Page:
The Wild Ones club recently visited the Duke Forest with biology professor Paul Manos, Ph.D., and herpetology professor Ron Grunwald, Ph.D., to look for salamander eggs and other early spring delights.
It was warm and sunny, and wildflowers sprouted up alongside the trail, but most of the trees were still bare. “It’s kind of nice to look in a forest without any leaves,” says Manos. “They get in the way a lot.” We examined winged elm and shagbark hickory at the trailhead, then windflower and bluets right beside the path. Many early spring wildflowers take advantage of the higher levels of sunlight that reach the forest floor before trees develop leaves.
Manos was delighted to find a patch of sphagnum moss beside the trail. He says sphagnum, also known as peat moss, is usually found in higher latitudes, like the United Kingdom and Canada, where it grows in huge fields known as moorlands or quaking bogs.
When we reached a small pond, Grunwald swept a long-handled net through the water and leaf litter and pulled out a gelatinous glob that promptly became a highlight of my week/month/year: spotted salamander eggs. I don’t know what the rest of you spent your childhoods doing, but I spent a good portion of mine looking for frog eggs (and sometimes finding them) and wanting to find salamander eggs (and never finding them). But here they were, in front of me, tinted green with algae and glinting in the sunlight and close enough to touch.
This strikes me as an appropriate retort to many unrelated things. Calculus test? Yeah, okay, but I saw salamander eggs. The grosbeaks that Wild Ones went looking for two weeks ago are still thwarting me? Yes, and I still haven’t gotten over it. However: salamander eggs.
The egg mass was less firm and less slimy than I expected. It felt remarkably similar to jelly. “This gel,” Manos says, “apparently doesn’t allow oxygen to move through it very well,” but the developing spotted salamander larvae need oxygen. The solution is ingenious: a partnership with green algae. A species of algae grows on the egg masses and penetrates individual eggs, and eggs with more algae grow and develop faster.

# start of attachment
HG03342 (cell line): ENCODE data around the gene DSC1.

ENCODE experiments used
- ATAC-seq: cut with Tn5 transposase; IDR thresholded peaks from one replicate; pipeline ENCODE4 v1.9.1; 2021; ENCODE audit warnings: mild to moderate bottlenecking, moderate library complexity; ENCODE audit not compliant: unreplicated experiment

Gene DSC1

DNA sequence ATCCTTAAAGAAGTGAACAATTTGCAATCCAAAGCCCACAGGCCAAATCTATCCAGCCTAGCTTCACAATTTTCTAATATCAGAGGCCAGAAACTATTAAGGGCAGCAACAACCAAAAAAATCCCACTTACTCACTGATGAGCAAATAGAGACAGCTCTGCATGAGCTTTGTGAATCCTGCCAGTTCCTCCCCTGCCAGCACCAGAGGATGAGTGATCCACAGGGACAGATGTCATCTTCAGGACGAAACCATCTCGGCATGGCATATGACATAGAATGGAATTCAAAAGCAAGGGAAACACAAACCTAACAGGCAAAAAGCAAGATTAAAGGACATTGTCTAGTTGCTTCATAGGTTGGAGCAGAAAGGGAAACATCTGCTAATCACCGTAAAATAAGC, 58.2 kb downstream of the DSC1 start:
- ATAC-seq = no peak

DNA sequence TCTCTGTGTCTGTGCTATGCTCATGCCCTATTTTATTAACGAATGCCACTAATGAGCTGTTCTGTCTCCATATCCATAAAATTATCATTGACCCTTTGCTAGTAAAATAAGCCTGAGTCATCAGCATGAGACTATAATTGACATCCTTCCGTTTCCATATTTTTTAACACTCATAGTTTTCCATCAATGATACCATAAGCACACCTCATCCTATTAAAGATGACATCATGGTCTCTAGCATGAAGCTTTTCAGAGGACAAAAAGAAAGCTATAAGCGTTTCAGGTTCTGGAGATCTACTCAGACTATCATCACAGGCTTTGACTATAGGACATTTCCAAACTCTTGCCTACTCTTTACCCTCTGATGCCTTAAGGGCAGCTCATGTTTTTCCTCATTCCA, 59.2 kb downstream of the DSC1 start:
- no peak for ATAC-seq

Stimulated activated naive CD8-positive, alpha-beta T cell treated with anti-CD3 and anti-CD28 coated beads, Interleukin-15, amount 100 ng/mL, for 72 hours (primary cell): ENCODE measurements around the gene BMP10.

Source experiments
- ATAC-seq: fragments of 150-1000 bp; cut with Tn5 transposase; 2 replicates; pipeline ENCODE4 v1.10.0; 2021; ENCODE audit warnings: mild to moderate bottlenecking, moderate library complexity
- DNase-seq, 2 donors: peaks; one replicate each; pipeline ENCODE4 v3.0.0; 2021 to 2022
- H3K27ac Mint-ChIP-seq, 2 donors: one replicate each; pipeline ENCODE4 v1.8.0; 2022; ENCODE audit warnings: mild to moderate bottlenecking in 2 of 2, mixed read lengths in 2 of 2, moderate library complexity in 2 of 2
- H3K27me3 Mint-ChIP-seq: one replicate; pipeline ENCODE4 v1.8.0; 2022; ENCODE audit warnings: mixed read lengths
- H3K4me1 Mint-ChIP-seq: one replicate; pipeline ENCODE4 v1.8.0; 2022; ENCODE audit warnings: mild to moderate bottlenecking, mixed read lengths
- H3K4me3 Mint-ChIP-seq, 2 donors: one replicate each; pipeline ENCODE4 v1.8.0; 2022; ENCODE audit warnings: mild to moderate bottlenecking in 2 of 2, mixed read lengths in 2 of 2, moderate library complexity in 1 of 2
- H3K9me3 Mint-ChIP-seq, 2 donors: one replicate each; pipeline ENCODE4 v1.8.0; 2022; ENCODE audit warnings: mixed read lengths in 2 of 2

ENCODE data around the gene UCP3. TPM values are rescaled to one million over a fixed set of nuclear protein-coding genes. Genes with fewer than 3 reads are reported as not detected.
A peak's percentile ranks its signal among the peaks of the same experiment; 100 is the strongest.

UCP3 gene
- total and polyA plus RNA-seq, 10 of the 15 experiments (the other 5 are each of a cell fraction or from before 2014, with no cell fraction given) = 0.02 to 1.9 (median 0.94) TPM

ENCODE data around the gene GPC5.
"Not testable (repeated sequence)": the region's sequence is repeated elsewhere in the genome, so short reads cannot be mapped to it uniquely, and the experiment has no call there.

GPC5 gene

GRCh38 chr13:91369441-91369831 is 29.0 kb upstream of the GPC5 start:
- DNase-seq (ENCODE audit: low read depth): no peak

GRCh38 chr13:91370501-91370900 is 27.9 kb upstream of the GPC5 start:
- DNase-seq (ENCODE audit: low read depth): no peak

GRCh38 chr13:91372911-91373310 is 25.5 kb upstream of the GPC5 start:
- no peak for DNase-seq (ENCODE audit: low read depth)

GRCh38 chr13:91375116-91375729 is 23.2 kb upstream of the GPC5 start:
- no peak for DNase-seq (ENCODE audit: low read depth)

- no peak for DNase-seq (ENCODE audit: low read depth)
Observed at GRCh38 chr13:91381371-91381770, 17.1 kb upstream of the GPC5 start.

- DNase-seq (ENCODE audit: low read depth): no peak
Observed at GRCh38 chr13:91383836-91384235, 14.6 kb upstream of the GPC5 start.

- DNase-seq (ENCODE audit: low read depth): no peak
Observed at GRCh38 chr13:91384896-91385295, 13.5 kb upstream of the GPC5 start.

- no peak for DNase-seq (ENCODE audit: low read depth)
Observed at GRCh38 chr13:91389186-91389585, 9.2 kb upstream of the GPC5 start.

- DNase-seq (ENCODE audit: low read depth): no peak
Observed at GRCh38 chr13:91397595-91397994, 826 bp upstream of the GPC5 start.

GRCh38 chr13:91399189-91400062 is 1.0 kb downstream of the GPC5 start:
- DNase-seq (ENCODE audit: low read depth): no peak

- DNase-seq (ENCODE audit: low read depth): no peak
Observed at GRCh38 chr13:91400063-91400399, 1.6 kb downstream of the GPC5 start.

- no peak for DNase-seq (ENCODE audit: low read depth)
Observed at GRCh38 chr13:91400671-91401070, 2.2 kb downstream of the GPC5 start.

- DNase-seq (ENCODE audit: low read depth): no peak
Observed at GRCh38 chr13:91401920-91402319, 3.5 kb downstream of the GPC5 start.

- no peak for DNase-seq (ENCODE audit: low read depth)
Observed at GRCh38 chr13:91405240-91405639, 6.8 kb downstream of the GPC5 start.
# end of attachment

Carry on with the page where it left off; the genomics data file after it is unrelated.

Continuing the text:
The algae are photosynthetic, creating carbon and oxygen products from carbon dioxide gas and sunlight. That process likely provides supplemental oxygen to the salamander embryos, and one study found that the salamanders also absorb carbon produced by the algae’s photosynthesis.
That carbon fixation is the first known example of carbon transfer from algae to a vertebrate host, though similar partnerships have been found in invertebrates, and the authors of the study speculate that similar processes may be occurring in other amphibians as well.
The particular species of algae that grows on spotted salamander eggs is in the Oophila, which according to Manos means “egg lover.” The partnership, however, is temporary. “It’s a very short-lived, ephemeral story,” Manos says.
In addition to the spotted salamander eggs, Grunwald also found a marbled salamander larva. Marbled salamanders and spotted salamanders are in the same genus, but they have different approaches to breeding. Marbled salamanders, Grunwald explains, lay their eggs in the fall “where they think a pond is going to be” instead of waiting for ephemeral pools to develop in spring. How do they decide where to lay eggs if the pond isn’t even there yet? Scientists aren’t sure, but salamanders “live in a chemical world,” Grunwald says, relying on taste and chemical signals.
Since marbled salamanders laid their eggs last fall, their larvae have had time to hatch and start developing, though they aren’t yet adults. Spotted salamanders, meanwhile, don’t breed until spring—when the ponds actually exist—so their eggs haven’t yet hatched. For the larvae of both species, developing in small, temporary ponds helps protect them from large predators like fish.
Both marbled and spotted salamanders are in a genus sometimes called mole salamanders because they live underground when they’re not breeding. “There’s an entire city underground here of burrows and holes and crevices,” Grunwald says, a “whole porous network of spaces.” The mole salamanders can shelter underground, but they can’t travel far without coming back to the surface. “It’s not a highway,” Grunwald says.
I would like to know what it is like to be a mole salamander, navigating by taste and smell and spending much of the year in small spaces underground.
Before we left the forest, we went searching for lycophytes, an ancient lineage of plants that first evolved hundreds of millions of years ago. “In the Carboniferous Period 350 million years ago, these guys ruled,” Manos says. The lycophytes we saw in the Duke Forest were tiny, bright green sprigs in a small stream, but their ancestors were trees. Those ancient lycophyte trees are “responsible for all of the coal that we use,” says Manos. “The transformation of their organic material via millions of years of heat and pressure to metamorphic carbonized rock is the definition of coal.”
The lycophytes in the stream are members of the Isoetes genus, also known as quillworts. They look and feel much like grasses, but they are only distant relatives of true grasses. Grasses are flowering plants, while quillworts are lycophytes. Flowering plants and lycophytes diverged hundreds of millions of years ago. Lycophytes use spores to reproduce and have a life cycle similar to ferns. Even their leaves are anatomically and evolutionarily different from the leaves of flowering plants; lycophytes use “their own approach to making leaves,” according to Manos.
Post by Sophie Cox, Class of 2025